Polar Bear Series / Racing
The picture says it all really

The picture says it all really

I was going to stop there, but then I realized that in actual fact we all had a great day, in spite of the fact that there was not a breath of wind.

Our race today was to be a pursuit race with the slowest boats going off first and the fastest some 45 minutes later with all the others at regular intervals in between. These things are great fun for everybody because you always know where you stand. If you overtake everybody then you have won, and if you are the slowest boat and manage to stay ahead of the chasing pack you have also won. What you see is what you get although from the stand point of the slowest boat it is rather like having a pack of hounds chasing you and snapping at you heels for a couple of hours. Exciting.

As committee boat we motored out under Lions gate Bridge where there were a hundred cormorants lined up on the bridge buttress like soldiers on parade, at exactly one arms length from the next. It reminded me of why we were here. Remembrance Day. A little further on a huge raft of ducks took off as we got close, their tiny wings beating and making whistling sounds that built to a crescendo the more ducks took off.

We floated around just south of the QC buoy for a bit while more and more boats came out to join us. Then we dropped the start line buoy and backed off to drop anchor and make the start line at right angles to the course to the Bell buoy. Then we sat and waited.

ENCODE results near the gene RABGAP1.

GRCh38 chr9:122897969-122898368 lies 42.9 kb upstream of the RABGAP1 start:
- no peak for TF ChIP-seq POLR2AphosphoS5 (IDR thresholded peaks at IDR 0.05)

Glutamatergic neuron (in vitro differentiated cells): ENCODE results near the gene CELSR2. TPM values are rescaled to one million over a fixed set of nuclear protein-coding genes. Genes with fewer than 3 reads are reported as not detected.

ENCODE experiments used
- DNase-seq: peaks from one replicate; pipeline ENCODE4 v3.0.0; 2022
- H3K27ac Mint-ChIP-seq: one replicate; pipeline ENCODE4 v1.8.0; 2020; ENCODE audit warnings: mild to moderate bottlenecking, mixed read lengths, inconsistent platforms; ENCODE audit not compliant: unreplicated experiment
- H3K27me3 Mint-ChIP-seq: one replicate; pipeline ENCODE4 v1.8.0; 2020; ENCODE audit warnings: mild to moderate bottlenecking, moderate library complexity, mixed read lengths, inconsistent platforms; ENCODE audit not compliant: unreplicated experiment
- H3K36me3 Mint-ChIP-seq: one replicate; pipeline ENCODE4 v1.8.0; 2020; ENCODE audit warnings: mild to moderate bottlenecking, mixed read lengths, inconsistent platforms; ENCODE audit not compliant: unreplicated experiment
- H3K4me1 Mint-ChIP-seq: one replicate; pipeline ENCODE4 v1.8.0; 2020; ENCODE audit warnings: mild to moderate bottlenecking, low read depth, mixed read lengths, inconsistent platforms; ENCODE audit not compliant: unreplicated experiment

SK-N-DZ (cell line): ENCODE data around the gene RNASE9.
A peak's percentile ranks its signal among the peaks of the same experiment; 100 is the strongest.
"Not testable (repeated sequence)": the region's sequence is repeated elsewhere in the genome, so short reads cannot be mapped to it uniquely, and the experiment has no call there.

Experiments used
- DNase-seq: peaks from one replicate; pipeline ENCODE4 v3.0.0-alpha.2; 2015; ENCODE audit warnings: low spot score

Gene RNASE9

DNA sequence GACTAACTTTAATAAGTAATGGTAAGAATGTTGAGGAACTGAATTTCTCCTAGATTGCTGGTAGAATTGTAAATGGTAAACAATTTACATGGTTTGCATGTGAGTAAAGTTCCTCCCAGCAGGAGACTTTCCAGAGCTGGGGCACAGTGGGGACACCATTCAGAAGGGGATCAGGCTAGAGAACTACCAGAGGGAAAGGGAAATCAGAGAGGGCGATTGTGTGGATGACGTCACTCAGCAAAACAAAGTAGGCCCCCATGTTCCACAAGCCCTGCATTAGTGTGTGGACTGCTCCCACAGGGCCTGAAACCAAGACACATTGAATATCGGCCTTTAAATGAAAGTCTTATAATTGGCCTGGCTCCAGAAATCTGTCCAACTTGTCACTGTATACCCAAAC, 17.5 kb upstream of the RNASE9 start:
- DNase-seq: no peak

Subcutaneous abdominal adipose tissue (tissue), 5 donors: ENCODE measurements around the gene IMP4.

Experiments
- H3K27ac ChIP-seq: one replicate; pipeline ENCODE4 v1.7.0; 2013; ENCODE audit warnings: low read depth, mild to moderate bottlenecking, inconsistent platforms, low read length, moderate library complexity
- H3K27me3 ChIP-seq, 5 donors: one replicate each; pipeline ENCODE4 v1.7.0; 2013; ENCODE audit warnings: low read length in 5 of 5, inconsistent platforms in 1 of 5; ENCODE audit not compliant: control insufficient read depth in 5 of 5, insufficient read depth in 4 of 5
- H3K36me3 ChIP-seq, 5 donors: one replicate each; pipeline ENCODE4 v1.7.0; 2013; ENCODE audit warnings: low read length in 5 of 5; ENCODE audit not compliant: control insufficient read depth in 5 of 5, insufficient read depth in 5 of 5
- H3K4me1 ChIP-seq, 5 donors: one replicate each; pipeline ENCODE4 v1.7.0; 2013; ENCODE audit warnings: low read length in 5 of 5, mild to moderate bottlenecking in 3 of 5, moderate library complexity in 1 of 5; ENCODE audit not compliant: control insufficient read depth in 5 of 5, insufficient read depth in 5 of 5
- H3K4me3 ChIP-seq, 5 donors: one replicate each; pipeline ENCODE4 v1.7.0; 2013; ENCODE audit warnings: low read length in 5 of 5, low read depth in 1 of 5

The VHF lit up with boats checking in and asking when they should start. “Plus 5 minutes” was signaled back, or else the boats came alongside to check in. In the end we had 41 boats out there!! Then we spotted a cookoo in the nest and one small C&C 26 (?) called “Sirrocco” who was not answering our calls to check out who he was. We hailed him on the loud speaker and he came alongside. This is when we spotted the fact that he had not even uncovered his mainsail and there was a very small baby and family in the cockpit. These were not racers! “Have you checked in?” we asked. “What’s your rating?”

“Er, we don’t know what you mean, we just came over to see what’s going on with all these boats.”

Good for him. We invited him to keep clear of the start line but to enjoy himself on what was turning out to be a gorgeous day. Not that we were going to get a start, but Sirrocco stayed with the fleet for the rest of the time we were there. We suggested he joined the VRC and start racing.

Boats adrift


At 11AM we sounded 3 short blasts to indicate the start of the two minute’s silence (No we were not going astern!) and all the boats stopped what they were doing and floated silently in the still air. One boat stopped right beside the Perihelion which unnerved me as he was a bit close for what would happen at the end of the two minutes. “Psssst!” I said in a stage whisper, trying desperately to attract his attention. “Pssssst!” I said again. Finally “OI!! MOVE YOUR BOAT” I said in rather more than a whisper, pointing vigorously at the cannon, whose barrel was aimed right at him.